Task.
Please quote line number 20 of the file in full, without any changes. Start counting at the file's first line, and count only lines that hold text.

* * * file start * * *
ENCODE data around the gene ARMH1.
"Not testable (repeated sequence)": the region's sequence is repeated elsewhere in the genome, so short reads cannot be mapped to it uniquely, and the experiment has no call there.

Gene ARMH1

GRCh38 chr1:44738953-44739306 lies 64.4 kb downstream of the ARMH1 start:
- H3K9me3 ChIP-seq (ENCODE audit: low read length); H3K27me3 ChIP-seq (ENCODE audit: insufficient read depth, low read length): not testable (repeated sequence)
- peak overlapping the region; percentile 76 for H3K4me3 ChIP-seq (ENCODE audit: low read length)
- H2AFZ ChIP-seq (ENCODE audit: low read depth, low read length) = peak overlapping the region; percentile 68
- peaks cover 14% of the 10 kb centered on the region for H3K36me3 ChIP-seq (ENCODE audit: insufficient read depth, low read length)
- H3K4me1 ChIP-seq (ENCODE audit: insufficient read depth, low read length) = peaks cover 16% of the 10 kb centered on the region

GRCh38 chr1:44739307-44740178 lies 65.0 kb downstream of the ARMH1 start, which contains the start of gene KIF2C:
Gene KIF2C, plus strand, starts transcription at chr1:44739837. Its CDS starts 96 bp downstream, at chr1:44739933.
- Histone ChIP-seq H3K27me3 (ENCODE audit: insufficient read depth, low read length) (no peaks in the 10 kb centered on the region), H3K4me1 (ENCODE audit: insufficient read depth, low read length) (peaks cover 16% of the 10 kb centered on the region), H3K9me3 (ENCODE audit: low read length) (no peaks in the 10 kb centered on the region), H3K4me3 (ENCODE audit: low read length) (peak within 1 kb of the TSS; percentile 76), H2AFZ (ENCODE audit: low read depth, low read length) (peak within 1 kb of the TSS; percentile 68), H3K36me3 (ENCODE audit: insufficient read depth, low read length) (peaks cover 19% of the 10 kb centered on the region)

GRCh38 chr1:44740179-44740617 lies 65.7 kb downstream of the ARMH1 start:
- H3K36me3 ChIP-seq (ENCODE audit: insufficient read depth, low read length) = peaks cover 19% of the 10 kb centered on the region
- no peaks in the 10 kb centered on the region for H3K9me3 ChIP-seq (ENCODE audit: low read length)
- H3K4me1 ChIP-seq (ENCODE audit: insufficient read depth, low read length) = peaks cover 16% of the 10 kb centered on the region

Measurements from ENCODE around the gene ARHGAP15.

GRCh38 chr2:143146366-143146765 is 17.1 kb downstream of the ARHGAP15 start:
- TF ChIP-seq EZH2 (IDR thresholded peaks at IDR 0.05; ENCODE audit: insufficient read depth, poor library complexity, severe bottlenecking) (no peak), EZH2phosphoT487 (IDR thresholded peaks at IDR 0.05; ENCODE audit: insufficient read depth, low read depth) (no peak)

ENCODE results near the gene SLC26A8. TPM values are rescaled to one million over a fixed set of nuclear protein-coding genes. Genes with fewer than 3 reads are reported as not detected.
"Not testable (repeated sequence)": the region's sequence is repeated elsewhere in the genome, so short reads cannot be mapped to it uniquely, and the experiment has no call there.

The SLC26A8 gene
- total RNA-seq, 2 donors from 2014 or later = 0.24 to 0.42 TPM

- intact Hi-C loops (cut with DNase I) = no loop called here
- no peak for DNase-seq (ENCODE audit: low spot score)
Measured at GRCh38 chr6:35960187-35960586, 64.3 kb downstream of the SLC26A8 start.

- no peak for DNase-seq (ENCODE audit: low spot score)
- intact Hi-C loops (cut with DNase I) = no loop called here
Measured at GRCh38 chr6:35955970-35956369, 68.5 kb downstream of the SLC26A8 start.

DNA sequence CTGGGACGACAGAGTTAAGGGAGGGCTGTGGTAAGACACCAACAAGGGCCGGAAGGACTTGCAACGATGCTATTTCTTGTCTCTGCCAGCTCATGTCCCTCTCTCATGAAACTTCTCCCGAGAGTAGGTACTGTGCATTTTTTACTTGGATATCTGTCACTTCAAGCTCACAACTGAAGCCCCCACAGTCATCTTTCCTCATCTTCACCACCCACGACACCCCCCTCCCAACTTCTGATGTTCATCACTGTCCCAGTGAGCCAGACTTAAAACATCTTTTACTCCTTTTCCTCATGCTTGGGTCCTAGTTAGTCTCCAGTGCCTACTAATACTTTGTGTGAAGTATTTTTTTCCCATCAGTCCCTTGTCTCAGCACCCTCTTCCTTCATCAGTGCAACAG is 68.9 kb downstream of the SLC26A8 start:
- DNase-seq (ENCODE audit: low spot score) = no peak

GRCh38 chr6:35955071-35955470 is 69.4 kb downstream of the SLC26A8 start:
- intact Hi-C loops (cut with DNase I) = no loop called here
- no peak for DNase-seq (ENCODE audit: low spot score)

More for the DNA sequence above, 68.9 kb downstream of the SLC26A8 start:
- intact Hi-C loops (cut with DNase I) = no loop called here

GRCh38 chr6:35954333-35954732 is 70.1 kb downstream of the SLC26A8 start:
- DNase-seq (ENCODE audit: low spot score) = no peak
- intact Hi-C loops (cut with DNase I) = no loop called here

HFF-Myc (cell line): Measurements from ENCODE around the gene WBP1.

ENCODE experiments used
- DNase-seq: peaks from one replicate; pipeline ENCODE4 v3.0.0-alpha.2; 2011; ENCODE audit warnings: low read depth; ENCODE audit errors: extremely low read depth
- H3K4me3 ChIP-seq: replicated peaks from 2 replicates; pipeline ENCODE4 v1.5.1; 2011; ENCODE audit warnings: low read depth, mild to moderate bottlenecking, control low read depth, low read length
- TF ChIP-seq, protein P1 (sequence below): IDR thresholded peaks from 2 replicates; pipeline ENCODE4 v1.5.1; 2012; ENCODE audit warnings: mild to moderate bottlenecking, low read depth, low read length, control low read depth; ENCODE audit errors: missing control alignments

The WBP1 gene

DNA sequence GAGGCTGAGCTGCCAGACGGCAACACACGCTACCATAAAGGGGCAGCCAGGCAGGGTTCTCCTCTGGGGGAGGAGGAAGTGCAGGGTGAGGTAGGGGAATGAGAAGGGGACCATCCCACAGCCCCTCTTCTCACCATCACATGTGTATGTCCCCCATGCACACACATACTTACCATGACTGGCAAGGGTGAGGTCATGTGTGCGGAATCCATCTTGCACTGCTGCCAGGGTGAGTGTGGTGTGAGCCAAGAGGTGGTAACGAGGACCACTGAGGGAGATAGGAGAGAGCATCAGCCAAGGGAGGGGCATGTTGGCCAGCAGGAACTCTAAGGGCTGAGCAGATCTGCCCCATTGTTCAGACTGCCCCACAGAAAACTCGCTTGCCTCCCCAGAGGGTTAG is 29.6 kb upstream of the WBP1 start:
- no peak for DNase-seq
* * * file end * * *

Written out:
ENCODE results near the gene SLC26A8. TPM values are rescaled to one million over a fixed set of nuclear protein-coding genes. Genes with fewer than 3 reads are reported as not detected.